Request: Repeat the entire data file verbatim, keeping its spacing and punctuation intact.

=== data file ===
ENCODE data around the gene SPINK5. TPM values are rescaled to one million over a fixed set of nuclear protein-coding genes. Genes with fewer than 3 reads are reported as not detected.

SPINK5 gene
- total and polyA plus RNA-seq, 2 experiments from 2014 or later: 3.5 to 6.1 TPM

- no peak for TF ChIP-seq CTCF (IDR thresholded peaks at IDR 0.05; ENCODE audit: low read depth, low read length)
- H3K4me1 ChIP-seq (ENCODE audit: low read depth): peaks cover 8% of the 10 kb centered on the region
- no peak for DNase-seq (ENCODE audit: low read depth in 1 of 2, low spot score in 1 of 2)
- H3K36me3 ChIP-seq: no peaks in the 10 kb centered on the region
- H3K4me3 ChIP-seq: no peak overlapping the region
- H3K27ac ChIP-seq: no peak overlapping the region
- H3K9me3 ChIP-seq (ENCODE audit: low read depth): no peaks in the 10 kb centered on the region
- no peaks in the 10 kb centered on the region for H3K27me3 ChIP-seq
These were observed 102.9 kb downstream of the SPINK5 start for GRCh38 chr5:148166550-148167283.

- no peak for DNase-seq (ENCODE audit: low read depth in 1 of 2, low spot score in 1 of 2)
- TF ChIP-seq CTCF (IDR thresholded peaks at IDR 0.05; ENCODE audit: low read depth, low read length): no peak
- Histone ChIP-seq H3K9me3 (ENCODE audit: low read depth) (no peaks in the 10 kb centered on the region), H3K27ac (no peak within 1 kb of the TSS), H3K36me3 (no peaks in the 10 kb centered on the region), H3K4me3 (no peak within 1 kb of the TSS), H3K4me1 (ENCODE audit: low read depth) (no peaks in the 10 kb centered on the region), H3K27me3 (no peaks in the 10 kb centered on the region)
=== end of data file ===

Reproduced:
ENCODE data around the gene SPINK5. TPM values are rescaled to one million over a fixed set of nuclear protein-coding genes. Genes with fewer than 3 reads are reported as not detected.

SPINK5 gene
- total and polyA plus RNA-seq, 2 experiments from 2014 or later: 3.5 to 6.1 TPM

- no peak for TF ChIP-seq CTCF (IDR thresholded peaks at IDR 0.05; ENCODE audit: low read depth, low read length)
- H3K4me1 ChIP-seq (ENCODE audit: low read depth): peaks cover 8% of the 10 kb centered on the region
- no peak for DNase-seq (ENCODE audit: low read depth in 1 of 2, low spot score in 1 of 2)
- H3K36me3 ChIP-seq: no peaks in the 10 kb centered on the region
- H3K4me3 ChIP-seq: no peak overlapping the region
- H3K27ac ChIP-seq: no peak overlapping the region
- H3K9me3 ChIP-seq (ENCODE audit: low read depth): no peaks in the 10 kb centered on the region
- no peaks in the 10 kb centered on the region for H3K27me3 ChIP-seq
These were observed 102.9 kb downstream of the SPINK5 start for GRCh38 chr5:148166550-148167283.

- no peak for DNase-seq (ENCODE audit: low read depth in 1 of 2, low spot score in 1 of 2)
- TF ChIP-seq CTCF (IDR thresholded peaks at IDR 0.05; ENCODE audit: low read depth, low read length): no peak
- Histone ChIP-seq H3K9me3 (ENCODE audit: low read depth) (no peaks in the 10 kb centered on the region), H3K27ac (no peak within 1 kb of the TSS), H3K36me3 (no peaks in the 10 kb centered on the region), H3K4me3 (no peak within 1 kb of the TSS), H3K4me1 (ENCODE audit: low read depth) (no peaks in the 10 kb centered on the region), H3K27me3 (no peaks in the 10 kb centered on the region)